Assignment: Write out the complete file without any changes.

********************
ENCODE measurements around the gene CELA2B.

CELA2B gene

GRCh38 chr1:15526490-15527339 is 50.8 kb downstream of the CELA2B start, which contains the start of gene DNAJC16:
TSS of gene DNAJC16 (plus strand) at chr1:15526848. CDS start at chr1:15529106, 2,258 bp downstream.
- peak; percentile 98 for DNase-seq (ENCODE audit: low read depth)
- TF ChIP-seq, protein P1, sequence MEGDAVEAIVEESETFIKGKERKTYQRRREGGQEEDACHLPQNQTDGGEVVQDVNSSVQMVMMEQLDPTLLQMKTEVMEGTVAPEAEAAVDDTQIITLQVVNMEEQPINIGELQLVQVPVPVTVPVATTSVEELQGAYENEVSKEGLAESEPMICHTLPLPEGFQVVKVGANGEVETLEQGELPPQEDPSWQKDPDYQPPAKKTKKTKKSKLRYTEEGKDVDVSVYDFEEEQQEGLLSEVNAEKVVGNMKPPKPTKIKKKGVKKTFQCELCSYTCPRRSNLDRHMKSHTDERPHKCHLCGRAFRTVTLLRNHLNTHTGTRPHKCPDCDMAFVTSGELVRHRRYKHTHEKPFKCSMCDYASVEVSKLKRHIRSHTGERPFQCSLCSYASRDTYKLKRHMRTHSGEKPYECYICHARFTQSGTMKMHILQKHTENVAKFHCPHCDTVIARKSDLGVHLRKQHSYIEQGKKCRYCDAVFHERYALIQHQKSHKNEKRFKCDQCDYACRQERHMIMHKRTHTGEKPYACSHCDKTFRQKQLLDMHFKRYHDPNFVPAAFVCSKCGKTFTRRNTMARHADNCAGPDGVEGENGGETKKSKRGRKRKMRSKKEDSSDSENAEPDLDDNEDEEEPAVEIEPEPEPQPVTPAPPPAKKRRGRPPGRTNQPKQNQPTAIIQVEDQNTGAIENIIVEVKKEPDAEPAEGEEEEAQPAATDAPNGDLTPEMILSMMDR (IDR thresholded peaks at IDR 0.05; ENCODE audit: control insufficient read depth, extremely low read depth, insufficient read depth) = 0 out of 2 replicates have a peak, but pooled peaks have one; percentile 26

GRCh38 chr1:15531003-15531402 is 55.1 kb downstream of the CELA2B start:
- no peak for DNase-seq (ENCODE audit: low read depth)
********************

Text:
ENCODE measurements around the gene CELA2B.

CELA2B gene

GRCh38 chr1:15526490-15527339 is 50.8 kb downstream of the CELA2B start, which contains the start of gene DNAJC16:
TSS of gene DNAJC16 (plus strand) at chr1:15526848. CDS start at chr1:15529106, 2,258 bp downstream.
- peak; percentile 98 for DNase-seq (ENCODE audit: low read depth)
- TF ChIP-seq, protein P1, sequence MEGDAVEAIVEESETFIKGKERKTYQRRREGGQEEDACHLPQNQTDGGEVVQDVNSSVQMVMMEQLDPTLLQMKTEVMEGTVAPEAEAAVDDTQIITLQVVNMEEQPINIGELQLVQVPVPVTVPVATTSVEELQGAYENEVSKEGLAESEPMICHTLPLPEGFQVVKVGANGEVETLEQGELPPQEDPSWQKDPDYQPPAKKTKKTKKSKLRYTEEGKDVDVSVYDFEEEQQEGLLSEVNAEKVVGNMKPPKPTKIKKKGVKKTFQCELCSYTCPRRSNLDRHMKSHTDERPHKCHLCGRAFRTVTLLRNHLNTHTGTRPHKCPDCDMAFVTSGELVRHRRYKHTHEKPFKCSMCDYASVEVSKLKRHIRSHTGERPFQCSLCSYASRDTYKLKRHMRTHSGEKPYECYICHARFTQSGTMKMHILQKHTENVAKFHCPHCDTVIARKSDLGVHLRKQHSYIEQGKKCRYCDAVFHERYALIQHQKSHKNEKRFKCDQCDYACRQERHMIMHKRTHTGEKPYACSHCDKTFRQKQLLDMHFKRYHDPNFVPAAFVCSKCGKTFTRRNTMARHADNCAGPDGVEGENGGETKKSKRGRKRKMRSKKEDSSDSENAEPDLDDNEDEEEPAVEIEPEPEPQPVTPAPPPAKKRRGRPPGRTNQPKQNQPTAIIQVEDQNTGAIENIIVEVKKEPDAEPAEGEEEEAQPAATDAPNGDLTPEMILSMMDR (IDR thresholded peaks at IDR 0.05; ENCODE audit: control insufficient read depth, extremely low read depth, insufficient read depth) = 0 out of 2 replicates have a peak, but pooled peaks have one; percentile 26

GRCh38 chr1:15531003-15531402 is 55.1 kb downstream of the CELA2B start:
- no peak for DNase-seq (ENCODE audit: low read depth)